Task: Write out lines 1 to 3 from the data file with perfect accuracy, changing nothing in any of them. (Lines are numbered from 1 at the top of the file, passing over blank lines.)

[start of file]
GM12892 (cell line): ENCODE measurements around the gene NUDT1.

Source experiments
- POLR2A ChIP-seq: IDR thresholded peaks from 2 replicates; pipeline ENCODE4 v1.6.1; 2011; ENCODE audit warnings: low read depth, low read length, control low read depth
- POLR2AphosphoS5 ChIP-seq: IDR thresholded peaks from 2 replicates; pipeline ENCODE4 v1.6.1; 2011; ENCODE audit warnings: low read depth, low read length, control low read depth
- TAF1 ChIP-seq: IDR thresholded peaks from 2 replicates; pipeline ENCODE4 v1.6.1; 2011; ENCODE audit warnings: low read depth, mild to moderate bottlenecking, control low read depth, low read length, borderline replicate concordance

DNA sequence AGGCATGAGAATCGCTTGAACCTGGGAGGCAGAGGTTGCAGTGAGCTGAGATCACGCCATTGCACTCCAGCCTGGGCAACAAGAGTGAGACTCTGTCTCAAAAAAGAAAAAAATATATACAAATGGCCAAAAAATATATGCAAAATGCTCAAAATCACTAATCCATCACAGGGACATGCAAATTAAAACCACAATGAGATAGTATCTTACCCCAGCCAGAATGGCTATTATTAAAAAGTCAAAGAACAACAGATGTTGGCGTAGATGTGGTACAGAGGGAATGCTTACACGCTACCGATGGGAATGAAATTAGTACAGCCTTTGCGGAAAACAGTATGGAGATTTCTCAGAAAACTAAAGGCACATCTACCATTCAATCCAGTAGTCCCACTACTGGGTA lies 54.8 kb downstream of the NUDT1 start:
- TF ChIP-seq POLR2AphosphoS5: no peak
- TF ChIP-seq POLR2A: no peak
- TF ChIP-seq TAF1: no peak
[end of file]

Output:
GM12892 (cell line): ENCODE measurements around the gene NUDT1.

Source experiments
- POLR2A ChIP-seq: IDR thresholded peaks from 2 replicates; pipeline ENCODE4 v1.6.1; 2011; ENCODE audit warnings: low read depth, low read length, control low read depth